Diamond District Jewelers Conflicted on Ring Sales to Gays
MIDTOWN — While Diamond District jewelers try to attract same-sex couples looking to mark their love and newly-legal unions with sparkly bling, the new demographic isn't sitting well with some religious merchants in the area.
Officials from the 47th Street Business Improvement District, which represents the hundreds of diamond and jewelry retailers along the stretch, gathered at the Diamond Exchange Thursday to kick off a campaign to encourage same-sex couples to shop at their stores.
“We’re happy to welcome the LGBT community today,” BID Executive Director Michael Grumet told reporters before cutting a ceremonial cake to celebrate the unions, which officially become legal in the state on Sunday. "We're happy to have you here."
Grumet told DNAinfo he sees big potential for the 282 licensed dealers on the stretch.
“There’s a new market for engagement rings for men and women that didn’t exist before,” he said.
But not everyone in the district, which has a large Orthodox Jewish presence, supports the BID’s push to attract more same-sex business.
“I don’t approve of it,” said one bearded Orthodox man dressed in traditional black suit and hat, who said he’s worked in the district for the past 20 years. Like numerous others approached by DNAinfo, he refused to give his name.
“This is terrible to talk about even,” said another man who works in the district and described the initiative as a “very bad” idea before quickly marching off.
Others, however, said that while they oppose gay marriage personally, they don't discriminate when it comes to business.
“I do not criticize, as long as they buy,” said Alex Michaels, 29, who works at A-Z Diamond Services and said that he’s sold many rings to same-sex couples over the past ten years.
While Michaels described himself as a "very religious" Jewish man who believes in the Bible — which he said bars gay marriage — he said that he’s happy to sell to anyone who walks through the door.
“Belief is different than business,” he said.
One 28-year from Queens who works in the wholesaling business and described himself as a "very religious" Jewish man said he believes same-sex unions are wrong, and said that "It's not the way it should be."
Still he, like many others, is happy to sell to anyone who'll buy.
“We see everyone like green,” he said, referring to the color of money. "Everyone is equal."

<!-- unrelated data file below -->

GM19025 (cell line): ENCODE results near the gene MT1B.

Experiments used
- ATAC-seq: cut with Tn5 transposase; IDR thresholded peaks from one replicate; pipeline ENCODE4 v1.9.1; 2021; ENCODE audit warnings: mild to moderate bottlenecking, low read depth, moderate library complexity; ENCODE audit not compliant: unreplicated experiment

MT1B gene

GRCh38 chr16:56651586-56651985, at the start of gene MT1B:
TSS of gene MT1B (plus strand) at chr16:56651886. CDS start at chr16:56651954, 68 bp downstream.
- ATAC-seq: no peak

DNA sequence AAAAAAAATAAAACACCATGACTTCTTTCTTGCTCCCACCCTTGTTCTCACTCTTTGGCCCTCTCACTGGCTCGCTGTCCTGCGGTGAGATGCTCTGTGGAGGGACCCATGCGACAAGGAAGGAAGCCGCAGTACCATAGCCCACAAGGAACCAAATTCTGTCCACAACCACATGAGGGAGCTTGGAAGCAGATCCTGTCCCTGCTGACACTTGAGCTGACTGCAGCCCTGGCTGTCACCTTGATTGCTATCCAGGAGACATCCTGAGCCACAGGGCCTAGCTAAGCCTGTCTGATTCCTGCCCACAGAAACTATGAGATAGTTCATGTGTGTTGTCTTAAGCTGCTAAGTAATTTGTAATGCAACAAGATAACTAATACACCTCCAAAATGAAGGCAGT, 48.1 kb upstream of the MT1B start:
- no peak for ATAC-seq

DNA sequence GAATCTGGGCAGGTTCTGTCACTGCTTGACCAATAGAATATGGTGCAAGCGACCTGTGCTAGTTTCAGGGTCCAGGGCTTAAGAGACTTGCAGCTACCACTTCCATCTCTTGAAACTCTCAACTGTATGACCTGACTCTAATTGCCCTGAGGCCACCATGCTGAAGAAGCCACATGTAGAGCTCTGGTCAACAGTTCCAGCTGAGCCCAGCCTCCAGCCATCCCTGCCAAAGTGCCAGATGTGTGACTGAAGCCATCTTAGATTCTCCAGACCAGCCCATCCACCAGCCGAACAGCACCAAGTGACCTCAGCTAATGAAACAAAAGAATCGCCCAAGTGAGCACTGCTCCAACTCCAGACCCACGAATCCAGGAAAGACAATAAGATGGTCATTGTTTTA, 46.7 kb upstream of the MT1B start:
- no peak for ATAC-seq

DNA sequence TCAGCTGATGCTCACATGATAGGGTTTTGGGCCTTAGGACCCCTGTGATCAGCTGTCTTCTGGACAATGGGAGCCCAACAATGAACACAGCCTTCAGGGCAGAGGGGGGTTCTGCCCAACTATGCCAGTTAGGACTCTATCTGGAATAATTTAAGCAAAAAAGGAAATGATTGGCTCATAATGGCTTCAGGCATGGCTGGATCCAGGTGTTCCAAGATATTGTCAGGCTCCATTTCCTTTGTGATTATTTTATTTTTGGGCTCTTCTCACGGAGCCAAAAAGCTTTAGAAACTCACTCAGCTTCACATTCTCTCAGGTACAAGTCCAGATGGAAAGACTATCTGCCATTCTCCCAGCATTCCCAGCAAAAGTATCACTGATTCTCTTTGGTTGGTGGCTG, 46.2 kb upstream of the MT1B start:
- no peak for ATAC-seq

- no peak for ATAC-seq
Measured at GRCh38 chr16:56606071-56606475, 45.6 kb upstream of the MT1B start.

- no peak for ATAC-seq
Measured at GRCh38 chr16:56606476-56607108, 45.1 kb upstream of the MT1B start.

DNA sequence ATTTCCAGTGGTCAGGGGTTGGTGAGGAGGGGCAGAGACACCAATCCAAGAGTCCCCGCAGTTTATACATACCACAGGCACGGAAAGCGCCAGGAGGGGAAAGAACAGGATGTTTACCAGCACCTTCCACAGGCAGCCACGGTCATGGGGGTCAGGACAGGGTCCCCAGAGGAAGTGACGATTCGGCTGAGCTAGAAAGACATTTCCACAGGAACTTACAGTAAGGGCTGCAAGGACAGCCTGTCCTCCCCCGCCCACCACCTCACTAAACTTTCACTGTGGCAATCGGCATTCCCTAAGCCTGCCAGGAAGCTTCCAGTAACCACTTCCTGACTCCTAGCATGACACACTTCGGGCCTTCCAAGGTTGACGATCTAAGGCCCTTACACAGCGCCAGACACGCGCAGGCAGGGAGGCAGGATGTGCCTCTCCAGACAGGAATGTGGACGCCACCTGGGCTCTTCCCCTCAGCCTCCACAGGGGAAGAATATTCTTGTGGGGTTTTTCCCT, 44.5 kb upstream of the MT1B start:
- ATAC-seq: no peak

Others said they felt torn about the apparent contradiction.
“It’s hard,” said Landau Jacob, 52, who's worked as a diamond seller in the district for the past 30 years.
“The key is this: people are coming to buy. It’s not my business what they are," he said.
Officials from the BID said they have not received any negative feedback from members about the new campaign, which they hope will help everyone in the district.
“The most important thing here is everyone wants to sell and make money,” said Harvey Nagin, president of the BID's Board of Directors and a jeweler whose family has been in the business for the past 75 years.
Whether or not the bid works is yet to be seen.
Natasha Dillon, a founding member of the advocacy group Queer Rising, said she would never want to financially support retailers who believe her lifestyle is wrong, especially when there are so many other places to buy rings in the city.
She said that the group will be closely monitoring to make sure there are no reports of discrimination.
Meanwhile, in the district, some jewelers who applauded the plan have already been at work thinking about what rings might be most appropriate for displaying as “his and his” and “her and her” pairs.
Rosa Bababekov, who's worked at Klim Jewelry at the Diamond Exchange for 23 years, said that same-sex couples have been been buying rings at the store for a long time. She said that one of the benefits of shopping there is that all of the rings are made-to-order and can come in any size so that customers aren't limited along traditional gender lines.
And for those new to the market who may be considering an engagement ring for the first time, jewelers offered some advice.
Nagin said anyone new to the market should read the Jewelry Buyer's Bill of Rights and study up on the “Four C’s”: color, clarity, cut and carat size.
“What you want to buy is the whitest and the clearest quality, and the largest diamond you can afford. ... It’s not about the size, it’s about the quality,” he said.
While some choose to save money by buying "clarity-enhanced diamonds" that have been laser-drilled and treated to improve their look, staff said that customers should be aware that they may receive just 25 just cents on the dollar when they try to sell them back.
Couples were also warned that they should expect to spend significantly more than their mothers and fathers, and even brothers and sisters who may have gotten married two to three years ago, thanks to the rising price of gold and diamonds.
But Manhattan Borough President Scott Stringer encouraged couples to fight for the lowest prices possible at the event.
“You handle, you negotiate, you get a good diamond, you get your spouse very happy," he said.